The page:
Casey then makes mention of [Emmanuel] Pfoh’s rather playful if not sardonic remark (in his essay in the Thompson/ Verenna ‘Is This Not the Carpenter’s Son’ volume) that he has never ‘read NT Wright’. At this point I think Casey has simply exaggerated the importance of that toss off remark. Casey writes that this remark ‘… puts the determined ignorance of mythicists in a nutshell‘ (emphasis Casey’s).West disagreed with Casey's allegation that Pfoh is a mythicist, but I was more interested in Casey's apparent endorsement of N.T. Wright.
The only things I have read by N.T. Wright are arguments for the historicity of the resurrection, which make me wonder why he should be taken seriously as a historian at all. I know that he is seen as a great expert on Paul, but I can't see why I should expect his conclusions there to be any less driven by his apologetic agenda. I have very little interest in reading anything else by him.
If Casey is saying that one cannot be adequately informed about the question of Jesus' historicity without reading Wright (and I realize that I don't have enough context to be sure that this is what Casey is saying), it might be like someone saying that it would be impossible to understand World War II without reading the work of a Holocaust denier. It is not that I think that there is the slightest moral equivalency between affirming the resurrection and denying the Holocaust, but as a matter of responsible historiography, both positions are pretty far out there.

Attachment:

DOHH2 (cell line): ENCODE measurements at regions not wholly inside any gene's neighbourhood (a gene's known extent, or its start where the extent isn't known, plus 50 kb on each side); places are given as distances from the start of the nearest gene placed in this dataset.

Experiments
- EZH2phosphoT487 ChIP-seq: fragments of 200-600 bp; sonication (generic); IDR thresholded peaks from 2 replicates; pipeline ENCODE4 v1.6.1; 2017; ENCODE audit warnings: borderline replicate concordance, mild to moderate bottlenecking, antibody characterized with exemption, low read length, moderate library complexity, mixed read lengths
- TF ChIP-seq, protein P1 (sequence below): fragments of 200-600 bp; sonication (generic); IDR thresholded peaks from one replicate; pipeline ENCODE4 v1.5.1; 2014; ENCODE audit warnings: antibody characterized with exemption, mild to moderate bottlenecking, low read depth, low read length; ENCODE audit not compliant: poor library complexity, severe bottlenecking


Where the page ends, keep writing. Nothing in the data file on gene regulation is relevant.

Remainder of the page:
From what I know of Casey, I wouldn't expect him to find Wright's arguments on the resurrection any more persuasive than I do, but I still feel like there is something wrong in a field where the works of such an unabashed apologist can be considered essential reading.